Deck the halls with pushy shoppers

Meghan Kenny

The holiday season is careening toward us at a rate that would surely make Rudolph blush; just beyond a seemingly endless sea of exams and papers is enough Yuletide gaiety to put even the Grinchiest Grinch in the Christmas spirit.

This year, as we ceremoniously trim the tree and gather together with loved ones, we remember what is most important to us: the bonds of family, the joy of giving, the sincere selflessness that is the true meaning of Christmas. We are sure that from now on, our troubles will be out of sight.

That is, of course, unless Santa doesn’t bring us what we asked for.

In our commerce-driven culture, product is king. Most of us will do almost anything to get the latest IPod model, the hottest Burberry scarf, the newest version of Playstation, even and especially if we have to go to great lengths to obtain those coveted goods. And what better time to ask for such pricey merchandise than during the holiday season? Mom will be thrilled to fight through scores of testy holiday shoppers at the mall to spend a fortune on you… after all, ’tis better to give than to receive, right?

For those of us fortunate enough to exchange goodies on Jesus’ birthday, the merry holiday has become all but synonymous with presents. And for the kings of capital, the holly, jolly holiday is the ultimate jackpot. According to the National Retail Federation (NRF), retailers expect to take in as much as 40 percent of their annual sales in the six weeks before Christmas– enough to make or break a company.

Beginning bright and early on the day after Halloween, Christmas season is in full-swing (despite the tepid weather and outlandish costumes), and the pressure is on. Every mall in America is bedecked in enough garland and white lights to circle the earth twice, and individual stores follow suit. Before we even sit down to gorge ourselves with turkey on Thanksgiving, many of us (not withstanding myself- I wait until the last minute every year) have already scoured the countryside and coughed up our life savings in order to procure the most desired merchandise. Sure, we might end up with sore feet, an empty wallet, even a few scrapes and bruises from a tussle with an overzealous patron, but we chalk these up to minor sacrifices in the pursuit of the almighty product.

As Christmas approaches, and shopping quickly surpasses sleeping and eating as the most vital of human activities, Americans are dropping major cash on Yuletide cheer. In fact, the NRF expects the average consumer to spend $791.10 this holiday season, up from $738.11 last year.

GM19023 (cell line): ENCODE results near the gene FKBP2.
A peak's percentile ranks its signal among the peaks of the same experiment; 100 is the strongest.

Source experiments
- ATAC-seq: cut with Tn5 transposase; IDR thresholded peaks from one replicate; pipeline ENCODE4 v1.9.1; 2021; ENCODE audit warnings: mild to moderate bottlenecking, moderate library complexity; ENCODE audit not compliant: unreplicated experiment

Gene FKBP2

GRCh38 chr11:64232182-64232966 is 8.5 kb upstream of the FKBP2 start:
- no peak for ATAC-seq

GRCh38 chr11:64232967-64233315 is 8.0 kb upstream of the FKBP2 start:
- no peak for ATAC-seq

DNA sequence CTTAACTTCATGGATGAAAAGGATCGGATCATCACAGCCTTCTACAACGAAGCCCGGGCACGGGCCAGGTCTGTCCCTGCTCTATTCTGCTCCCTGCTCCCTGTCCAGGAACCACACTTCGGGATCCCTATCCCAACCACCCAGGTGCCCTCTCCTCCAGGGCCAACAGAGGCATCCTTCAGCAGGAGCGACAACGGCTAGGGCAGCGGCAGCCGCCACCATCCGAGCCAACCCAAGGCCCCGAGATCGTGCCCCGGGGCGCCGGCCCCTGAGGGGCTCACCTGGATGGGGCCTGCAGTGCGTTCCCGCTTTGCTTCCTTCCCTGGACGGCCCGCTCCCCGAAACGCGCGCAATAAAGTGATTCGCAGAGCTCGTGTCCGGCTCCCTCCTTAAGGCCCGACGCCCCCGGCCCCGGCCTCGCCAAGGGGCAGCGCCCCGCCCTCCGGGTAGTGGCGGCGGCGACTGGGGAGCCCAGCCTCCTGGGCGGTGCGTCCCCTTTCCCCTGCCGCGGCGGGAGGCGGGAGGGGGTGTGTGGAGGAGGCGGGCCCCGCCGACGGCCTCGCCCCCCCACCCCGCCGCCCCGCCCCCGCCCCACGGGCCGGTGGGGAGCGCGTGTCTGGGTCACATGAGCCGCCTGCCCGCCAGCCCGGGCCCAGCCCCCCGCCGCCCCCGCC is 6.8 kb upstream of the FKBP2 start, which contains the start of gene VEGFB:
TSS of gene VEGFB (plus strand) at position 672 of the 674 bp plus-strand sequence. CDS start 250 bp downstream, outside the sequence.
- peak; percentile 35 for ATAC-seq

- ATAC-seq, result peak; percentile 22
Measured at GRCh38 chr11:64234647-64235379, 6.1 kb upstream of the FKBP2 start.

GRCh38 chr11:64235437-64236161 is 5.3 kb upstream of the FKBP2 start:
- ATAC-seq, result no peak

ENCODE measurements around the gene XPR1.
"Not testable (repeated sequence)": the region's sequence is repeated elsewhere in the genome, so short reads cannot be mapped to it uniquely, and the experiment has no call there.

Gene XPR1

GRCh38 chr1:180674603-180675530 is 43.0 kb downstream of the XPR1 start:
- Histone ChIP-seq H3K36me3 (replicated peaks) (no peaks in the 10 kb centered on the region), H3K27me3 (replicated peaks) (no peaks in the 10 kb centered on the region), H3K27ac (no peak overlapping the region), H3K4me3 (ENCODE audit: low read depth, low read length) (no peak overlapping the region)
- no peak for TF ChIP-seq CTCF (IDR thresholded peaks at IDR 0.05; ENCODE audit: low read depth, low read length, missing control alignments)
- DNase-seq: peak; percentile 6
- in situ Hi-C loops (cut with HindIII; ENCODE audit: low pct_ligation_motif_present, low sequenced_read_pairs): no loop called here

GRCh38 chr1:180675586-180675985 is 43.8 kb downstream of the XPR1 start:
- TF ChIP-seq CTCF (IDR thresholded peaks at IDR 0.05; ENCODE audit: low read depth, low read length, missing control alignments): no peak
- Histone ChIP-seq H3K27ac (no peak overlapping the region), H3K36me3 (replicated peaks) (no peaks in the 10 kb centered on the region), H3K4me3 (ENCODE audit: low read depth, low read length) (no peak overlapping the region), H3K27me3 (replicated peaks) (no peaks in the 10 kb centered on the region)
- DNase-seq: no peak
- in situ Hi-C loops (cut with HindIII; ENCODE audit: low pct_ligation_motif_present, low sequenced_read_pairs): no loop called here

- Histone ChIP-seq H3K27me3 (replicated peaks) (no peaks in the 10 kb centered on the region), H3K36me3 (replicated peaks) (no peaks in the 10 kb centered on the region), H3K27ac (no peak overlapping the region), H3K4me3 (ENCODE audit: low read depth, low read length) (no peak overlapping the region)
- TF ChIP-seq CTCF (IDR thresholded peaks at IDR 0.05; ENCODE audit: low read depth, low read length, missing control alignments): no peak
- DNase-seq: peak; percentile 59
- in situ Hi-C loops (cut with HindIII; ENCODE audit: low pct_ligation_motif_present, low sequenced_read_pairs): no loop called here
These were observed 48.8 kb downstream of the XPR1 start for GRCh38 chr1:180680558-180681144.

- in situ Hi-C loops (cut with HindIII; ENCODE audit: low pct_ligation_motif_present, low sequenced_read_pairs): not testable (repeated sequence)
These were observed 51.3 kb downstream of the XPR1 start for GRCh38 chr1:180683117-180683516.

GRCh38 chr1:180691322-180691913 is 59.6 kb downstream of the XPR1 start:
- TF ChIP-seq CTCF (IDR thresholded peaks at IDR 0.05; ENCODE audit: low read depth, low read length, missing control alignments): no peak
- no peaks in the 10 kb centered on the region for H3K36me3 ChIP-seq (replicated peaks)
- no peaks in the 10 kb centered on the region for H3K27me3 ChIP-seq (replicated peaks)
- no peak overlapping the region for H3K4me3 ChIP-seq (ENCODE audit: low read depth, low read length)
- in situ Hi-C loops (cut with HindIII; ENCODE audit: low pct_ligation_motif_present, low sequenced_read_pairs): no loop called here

And, of course, the media only exacerbates this annual routine. We are virtually inundated with advertisements in magazines, in commercials, on billboards, the sides of buses, and websites. They tell us what we “must have” to be cool, fun, sexy. To be on the cutting edge. They basically create needs for us, and boy do we buy into them. Literally:

While we always love Oprah’s in-depth reporting and emotional interviews (who doesn’t?) the popular talk show host garners her highest ratings from her annual “Favorite Things” episode, during which she essentially instructs the shrieking studio audience, and millions of eager viewers across the country, on what to buy each holiday season (to the tune of thousands of dollars, of course).

And with the hype around new toys and gadgets like Nintendo’s wii and Tickle Me Elmo TMX building for months, these hot commodities are in high demand and very short supply. The new Elmo doll, which reportedly rolls around in hysterical laughter and slaps his fist on the ground, has been consistently selling out of many toy stores and Web locations since its September release. Its suggested retail price is $39.99, but with the holidays (and greedy children) nipping at parents’ heels, the giggly doll is selling for as much as $1,000 on some sites.

Crazy, right? Then why do we do it? Maybe our culture needs to rethink its interpretation of “the season of giving.” Maybe we would do well to remember what we are celebrating as we push our neighbor in the mall Santa line or snatch the last pair of Ugg boots out of a fellow shopper’s hands. This holiday season, let’s really give a gift that keeps on giving… and not because it’s rechargeable.